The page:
But, Facebook is out in front, leaving MySpace with the challenge of implenting changes quickly; not only to maintain their 130 million current members, but to also reel in former users that broke ranks. According to Nielsen, MySpace and Flixter were the only Social Networking platforms to lose users from 2008 to 2009.

Where is our beloved Xanga?

ATT Profits Rise Due to iPhone.

It’s official: The iPhone is a recession-defying powerhouse, fueling strong quarterly results for both AT&T and Apple.

AT&T, which pays Apple about $300 for every device sold, added 1.2 million wireless subscribers, ending the quarter with 78.2 million. That propelled its first-quarter profit of $3.1 billion, or 53 cents per share — topping analysts’ expectations of 48 cents per share. $300 is a small price to pay for the new subscribers and those subscribers are using a great deal of ATT services.

High-profit mobile data usage jumped 39% to $3.2 billion. Text messages more than doubled to 94 billion. The iPhone drove much of that traffic.

AT&T said it signed up 1.6 million iPhone customers in the quarter — more than 40% of them new to AT&T.

Apple had its best non-holiday quarter: a 15% jump in second-quarter profit that beat Wall Street expectations. Sales of iPhones more than doubled, to 3.79 million, from a year ago.

Angels and Demons

Angels & Demons Movie Trailer HD – video powered by Metacafe
If you’ve read Angels & Demons, an earlier best-seller by Dan-The Da Vinci Code-Brown, you’re ahead of me in choosing sides on whether the book and upcoming film, both works of fiction, are anti-Catholic.

I am Catholic and usually I am too curious to worry about those issues but some of our colleagues are taking offense.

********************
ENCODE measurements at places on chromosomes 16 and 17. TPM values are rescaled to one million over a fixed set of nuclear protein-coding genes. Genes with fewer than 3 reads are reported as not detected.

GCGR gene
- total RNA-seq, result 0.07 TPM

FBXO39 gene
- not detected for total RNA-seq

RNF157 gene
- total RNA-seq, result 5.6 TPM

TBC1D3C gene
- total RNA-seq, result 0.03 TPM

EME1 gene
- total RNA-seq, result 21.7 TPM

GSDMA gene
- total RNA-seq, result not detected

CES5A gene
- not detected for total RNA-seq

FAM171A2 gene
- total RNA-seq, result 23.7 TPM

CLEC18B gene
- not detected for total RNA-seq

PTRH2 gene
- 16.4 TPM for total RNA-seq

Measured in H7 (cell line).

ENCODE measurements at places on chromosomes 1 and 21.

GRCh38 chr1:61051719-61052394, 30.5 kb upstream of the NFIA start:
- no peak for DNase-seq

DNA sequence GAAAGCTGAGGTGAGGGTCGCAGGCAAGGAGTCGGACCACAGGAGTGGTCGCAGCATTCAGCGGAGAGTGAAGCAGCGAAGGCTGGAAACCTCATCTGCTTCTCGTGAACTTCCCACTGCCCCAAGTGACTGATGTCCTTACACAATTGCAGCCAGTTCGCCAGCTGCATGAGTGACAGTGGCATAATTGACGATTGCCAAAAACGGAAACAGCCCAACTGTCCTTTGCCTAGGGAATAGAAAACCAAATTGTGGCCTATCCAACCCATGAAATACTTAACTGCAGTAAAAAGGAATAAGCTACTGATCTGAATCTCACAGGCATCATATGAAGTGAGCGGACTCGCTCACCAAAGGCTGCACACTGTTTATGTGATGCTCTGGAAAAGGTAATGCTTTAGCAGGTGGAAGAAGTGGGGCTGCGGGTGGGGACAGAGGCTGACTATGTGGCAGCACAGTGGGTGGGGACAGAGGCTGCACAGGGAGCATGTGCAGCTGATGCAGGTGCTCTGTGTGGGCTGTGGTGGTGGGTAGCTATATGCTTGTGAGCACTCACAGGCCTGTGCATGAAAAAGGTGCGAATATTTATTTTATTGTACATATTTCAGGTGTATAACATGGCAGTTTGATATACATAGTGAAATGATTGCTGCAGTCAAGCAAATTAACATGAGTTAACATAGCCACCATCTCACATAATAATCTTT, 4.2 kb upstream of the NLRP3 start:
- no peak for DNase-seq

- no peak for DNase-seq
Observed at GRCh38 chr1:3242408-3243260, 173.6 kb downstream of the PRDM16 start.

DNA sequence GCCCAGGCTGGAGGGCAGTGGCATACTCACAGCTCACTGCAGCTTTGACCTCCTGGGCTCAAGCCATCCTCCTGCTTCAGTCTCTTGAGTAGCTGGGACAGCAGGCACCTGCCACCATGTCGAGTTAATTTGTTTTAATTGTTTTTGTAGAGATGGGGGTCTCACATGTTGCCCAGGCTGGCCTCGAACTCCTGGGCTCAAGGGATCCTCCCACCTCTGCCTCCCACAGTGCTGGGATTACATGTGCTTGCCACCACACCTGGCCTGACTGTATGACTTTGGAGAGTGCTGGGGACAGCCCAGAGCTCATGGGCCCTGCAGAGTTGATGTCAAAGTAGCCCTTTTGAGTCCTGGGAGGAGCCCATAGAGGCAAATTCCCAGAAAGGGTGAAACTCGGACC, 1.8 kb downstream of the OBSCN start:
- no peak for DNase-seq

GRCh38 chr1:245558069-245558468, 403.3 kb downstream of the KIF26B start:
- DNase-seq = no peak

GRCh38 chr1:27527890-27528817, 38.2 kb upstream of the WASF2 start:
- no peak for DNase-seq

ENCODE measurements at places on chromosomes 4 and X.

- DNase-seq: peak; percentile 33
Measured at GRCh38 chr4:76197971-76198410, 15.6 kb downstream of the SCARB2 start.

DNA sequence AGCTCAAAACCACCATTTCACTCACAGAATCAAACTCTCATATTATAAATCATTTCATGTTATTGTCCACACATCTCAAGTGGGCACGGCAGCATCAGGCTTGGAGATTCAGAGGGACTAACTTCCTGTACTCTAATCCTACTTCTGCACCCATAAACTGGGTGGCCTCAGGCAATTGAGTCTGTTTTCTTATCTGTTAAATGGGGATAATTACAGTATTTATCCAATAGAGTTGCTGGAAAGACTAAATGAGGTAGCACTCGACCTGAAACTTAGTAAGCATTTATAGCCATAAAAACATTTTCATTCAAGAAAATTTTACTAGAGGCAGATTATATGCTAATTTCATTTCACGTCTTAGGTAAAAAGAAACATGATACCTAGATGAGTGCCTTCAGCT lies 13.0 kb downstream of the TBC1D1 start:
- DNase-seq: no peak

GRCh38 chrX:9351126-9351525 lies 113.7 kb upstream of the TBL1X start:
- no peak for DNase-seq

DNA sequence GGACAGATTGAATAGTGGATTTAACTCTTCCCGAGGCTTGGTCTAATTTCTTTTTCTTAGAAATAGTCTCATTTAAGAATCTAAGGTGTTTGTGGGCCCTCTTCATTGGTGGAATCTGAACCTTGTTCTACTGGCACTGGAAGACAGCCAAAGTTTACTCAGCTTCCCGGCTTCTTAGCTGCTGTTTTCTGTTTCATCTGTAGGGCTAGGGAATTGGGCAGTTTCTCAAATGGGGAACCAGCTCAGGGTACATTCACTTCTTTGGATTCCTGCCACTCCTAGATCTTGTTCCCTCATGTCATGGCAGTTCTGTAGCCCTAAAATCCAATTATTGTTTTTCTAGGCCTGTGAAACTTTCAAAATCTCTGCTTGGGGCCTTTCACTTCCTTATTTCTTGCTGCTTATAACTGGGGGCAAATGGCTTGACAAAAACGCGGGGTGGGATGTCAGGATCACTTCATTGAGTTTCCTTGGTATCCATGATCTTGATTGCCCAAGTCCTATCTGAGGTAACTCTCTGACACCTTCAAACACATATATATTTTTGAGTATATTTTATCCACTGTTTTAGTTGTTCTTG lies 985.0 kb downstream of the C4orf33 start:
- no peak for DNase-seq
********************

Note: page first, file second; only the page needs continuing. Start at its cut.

Defender-of-the-faith William Donohue of the Catholic League calls the book and film “demonic.” In a new round of debunking books (there were dozens when Code was hot) Donohue is selling a $5 guide to its flaws. And he whacked the film (which is not in theaters until May 15) in a Daily News opinion piece Friday.

The piece was chiefly about the new Archbishop of New York, Timothy Dolan.Donahue writes that Dolan, who is known to engage popular culture, will be challenged because…”Once again, the tag team of Dan Brown and Ron Howard have collaborated in smearing the Catholic Church with fabulously bogus tales.”

Now, director Ron Howard, who did the first blockbuster film of the Code and is about to launch A&D, fires back on Huffington Post:

“Let me be clear: neither I nor Angels & Demons are anti-Catholic. And let me be a little controversial: I believe Catholics, including most in the hierarchy of the Church, will enjoy the movie for what it is: an exciting mystery, set in the awe-inspiring beauty of Rome. After all, in Angels & Demons, Professor Robert Langdon teams up with the Catholic Church to thwart a vicious attack against the Vatican. What, exactly, is anti-Catholic about that?”

Back in 2006, when The Da Vinci Code was the rage, 28.5% of Americans said they had read the book, according to a survey of 1,721 Americans by sociologists from Baylor University. As far as I can tell, the Vatican and the Catholic Church are still standing.

It looks fascinating!

The Real Thing? Mexican Coca-Cola.

After the New Coke debacle did Coca-Cola bring back the original formula when they introduced Classic? In a word, no.